Sunday, November 13, 2011

CHECKOUT LINE

CHECKOUT LINE

Without an excess of time
for art, for poetry, for leisure
or that thing called "having a life,"
I prepare for work in the corporate world
by lining my eyes with indigo and kohl,
assuaging the tired bags with eyescream
made from the rarest coffee extracts
& expensive organic emollients—
really just chi-chi variants of Preparation Haich
(shhh! Lord Barrymore's "morning after" secret).

When I fill out my pale eyebrows with powder
the model Brook Shields is invoked
so that the customers will like me 
as they buy an excess of food
pre arranged, pre packaged, pre pre.
And yes, the blank space is invoked
like the fatal flaw in a Navajo rug.
No hyphen need apply
because that would suggest connection
and subject-noun agreement
when there is no ambiguity
when it come to the 1%.
The grand prix price fix is shrink-wrapped
into mortgages and loans, how mort
death is invoked. A 99% accurate gauge.

I have few islands of time
in excess of five-minute increments
in order to write, before launching
my smiling self onto the public realm
so that they will buy buy buy for/from The Man.
No matter that I work for a good company
we are still all drones to/for The Man,
to staged commerce, to the treadmill of buying.
My teeth aren't quite white enough,
I'm considered a tad too old for this job.
Should I dye my hair and drink less coffee?
I desperately need a new bra and knickers.
And Freecycle just won't do. Not enough uplift.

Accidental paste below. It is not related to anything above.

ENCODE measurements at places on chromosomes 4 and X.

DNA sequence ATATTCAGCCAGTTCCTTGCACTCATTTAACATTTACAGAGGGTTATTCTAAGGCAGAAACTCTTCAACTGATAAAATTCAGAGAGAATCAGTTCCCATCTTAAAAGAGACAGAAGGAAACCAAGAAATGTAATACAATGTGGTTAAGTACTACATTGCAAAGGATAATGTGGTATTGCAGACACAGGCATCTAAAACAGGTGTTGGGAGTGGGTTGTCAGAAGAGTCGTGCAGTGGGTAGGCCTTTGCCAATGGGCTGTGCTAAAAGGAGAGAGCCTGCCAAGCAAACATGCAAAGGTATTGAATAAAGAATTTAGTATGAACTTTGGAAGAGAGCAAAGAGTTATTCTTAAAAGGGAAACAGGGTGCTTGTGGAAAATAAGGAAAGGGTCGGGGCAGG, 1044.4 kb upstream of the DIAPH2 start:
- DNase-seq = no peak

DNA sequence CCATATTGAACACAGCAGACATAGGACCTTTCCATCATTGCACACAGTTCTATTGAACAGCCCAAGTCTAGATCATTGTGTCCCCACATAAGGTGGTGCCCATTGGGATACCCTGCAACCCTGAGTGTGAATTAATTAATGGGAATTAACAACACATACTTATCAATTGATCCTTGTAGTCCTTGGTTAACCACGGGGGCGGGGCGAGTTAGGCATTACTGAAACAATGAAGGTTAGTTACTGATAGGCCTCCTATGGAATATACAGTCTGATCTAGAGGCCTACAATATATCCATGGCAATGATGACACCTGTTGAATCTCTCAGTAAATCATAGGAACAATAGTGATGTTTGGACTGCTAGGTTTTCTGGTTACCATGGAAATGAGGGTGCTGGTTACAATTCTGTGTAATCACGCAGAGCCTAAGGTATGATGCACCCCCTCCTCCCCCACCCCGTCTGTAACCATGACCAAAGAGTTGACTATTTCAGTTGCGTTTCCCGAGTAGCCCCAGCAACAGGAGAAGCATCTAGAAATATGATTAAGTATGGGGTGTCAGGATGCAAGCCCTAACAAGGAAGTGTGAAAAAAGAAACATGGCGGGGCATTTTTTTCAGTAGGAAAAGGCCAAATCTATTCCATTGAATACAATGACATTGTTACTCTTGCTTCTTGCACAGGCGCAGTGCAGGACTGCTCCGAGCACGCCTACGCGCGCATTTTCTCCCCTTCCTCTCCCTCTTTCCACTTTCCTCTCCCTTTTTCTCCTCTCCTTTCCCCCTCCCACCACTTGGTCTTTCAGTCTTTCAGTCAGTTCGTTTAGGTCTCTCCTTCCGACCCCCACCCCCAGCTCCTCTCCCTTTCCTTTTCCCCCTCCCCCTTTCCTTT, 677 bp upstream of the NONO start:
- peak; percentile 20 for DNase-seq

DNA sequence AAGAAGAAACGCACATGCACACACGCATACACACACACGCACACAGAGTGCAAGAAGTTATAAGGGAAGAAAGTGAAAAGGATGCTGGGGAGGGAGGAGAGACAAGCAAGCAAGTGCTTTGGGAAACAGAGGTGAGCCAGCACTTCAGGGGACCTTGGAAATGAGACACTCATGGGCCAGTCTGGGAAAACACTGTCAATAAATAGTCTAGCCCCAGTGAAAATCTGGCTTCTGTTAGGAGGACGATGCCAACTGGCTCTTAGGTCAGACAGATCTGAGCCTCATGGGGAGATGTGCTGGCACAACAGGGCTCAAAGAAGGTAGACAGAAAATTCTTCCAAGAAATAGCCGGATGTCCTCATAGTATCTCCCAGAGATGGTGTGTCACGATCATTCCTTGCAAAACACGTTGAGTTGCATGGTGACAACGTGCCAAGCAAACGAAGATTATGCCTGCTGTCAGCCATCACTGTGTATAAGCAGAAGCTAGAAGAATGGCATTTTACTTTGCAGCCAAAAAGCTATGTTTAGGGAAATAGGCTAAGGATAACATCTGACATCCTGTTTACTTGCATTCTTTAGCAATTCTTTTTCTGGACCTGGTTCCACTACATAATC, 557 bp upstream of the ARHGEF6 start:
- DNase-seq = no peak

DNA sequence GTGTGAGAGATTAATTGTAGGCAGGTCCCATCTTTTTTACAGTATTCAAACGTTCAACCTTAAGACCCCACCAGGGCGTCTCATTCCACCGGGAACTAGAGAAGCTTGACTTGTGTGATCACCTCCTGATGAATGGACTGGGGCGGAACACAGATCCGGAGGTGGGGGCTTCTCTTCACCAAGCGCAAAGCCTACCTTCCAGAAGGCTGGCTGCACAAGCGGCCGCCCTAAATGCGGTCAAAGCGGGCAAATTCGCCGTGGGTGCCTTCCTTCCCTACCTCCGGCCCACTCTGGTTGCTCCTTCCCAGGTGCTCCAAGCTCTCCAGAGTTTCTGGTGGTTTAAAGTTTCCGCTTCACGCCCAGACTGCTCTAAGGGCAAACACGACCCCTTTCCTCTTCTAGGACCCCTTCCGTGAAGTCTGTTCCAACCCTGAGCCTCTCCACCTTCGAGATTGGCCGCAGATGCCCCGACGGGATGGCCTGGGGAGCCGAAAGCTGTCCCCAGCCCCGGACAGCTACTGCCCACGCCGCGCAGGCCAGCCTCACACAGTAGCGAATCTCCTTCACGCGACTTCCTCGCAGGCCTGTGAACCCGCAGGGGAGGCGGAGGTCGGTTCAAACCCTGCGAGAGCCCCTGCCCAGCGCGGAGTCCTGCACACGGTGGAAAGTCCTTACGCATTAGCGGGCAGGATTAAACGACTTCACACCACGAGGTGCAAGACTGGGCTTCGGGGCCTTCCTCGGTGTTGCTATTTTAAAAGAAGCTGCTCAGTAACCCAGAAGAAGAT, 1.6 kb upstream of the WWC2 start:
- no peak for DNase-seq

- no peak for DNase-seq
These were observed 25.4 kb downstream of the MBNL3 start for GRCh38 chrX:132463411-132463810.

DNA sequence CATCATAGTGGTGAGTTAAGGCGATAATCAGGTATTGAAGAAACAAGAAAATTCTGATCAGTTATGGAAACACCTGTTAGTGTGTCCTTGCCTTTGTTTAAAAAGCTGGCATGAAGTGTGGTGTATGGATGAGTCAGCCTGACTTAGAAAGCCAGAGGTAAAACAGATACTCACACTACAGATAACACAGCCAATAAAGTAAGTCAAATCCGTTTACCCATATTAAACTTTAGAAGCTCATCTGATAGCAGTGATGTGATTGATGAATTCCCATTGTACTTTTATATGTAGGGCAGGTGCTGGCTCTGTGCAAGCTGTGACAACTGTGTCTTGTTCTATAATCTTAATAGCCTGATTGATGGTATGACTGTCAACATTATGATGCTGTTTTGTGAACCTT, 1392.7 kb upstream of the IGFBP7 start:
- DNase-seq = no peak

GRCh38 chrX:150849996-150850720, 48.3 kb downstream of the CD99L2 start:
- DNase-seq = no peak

But I've managed to hold off for years
because I am shocked by what people buy.
Not basic necessities or staples,
but a plethora of pre-packaged luxury items—
thinking that this is their just due
for having earned The Good Life.

But they are merely eating their way
deeper into debt.
My register beeps in demonic supplication 
& I am part of the system
I refused to join for ages.
I joined—not on my own volition—
but because I am afraid of the future,
of medical bills, of paltry retirement stipends,
of the erasure of what was once good,
the loss of the idea of security,
or chicken every Sunday, the family
sitting down to break bread together.
Instead, we are the lost pieces 
of a jigsaw puzzle called America
waiting for our exit line,
pursued by the bear of hunger
and want and need.

11/13/11


Robert Lee Brewer: write an excess poem. In today’s culture, there seems to be an excess of excess–even with the state of economy. From an excess of advertisements and political posturing to an excess of electronic gadgets and debt, there’s an excessive number of ways to attack today’s prompt.

Molly Fisk: "Exit, pursued by a bear."
- William Shakespeare, The Winter's Tale, 3.3

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